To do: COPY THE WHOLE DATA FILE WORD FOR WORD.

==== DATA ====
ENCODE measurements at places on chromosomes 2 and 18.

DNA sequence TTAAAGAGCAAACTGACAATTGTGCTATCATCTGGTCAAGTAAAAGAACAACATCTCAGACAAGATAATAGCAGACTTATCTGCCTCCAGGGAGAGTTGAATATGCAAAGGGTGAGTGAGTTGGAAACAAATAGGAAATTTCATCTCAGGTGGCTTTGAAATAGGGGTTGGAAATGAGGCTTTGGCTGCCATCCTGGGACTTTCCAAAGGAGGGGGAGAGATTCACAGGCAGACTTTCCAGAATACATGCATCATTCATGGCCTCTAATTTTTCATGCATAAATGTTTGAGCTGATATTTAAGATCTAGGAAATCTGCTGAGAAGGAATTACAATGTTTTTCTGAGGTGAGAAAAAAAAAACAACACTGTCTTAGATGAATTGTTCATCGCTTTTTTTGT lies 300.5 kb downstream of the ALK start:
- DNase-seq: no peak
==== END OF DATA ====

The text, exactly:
ENCODE measurements at places on chromosomes 2 and 18.

DNA sequence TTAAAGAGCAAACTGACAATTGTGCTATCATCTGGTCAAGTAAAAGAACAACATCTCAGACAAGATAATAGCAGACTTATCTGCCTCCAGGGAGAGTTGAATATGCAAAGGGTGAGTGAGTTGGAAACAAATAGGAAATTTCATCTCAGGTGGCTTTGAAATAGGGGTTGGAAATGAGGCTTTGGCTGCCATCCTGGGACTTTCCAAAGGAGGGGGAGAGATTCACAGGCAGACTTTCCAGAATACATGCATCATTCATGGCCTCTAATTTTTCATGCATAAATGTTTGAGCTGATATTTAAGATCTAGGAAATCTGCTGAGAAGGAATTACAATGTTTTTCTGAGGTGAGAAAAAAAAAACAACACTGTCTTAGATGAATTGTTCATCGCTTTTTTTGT lies 300.5 kb downstream of the ALK start:
- DNase-seq: no peak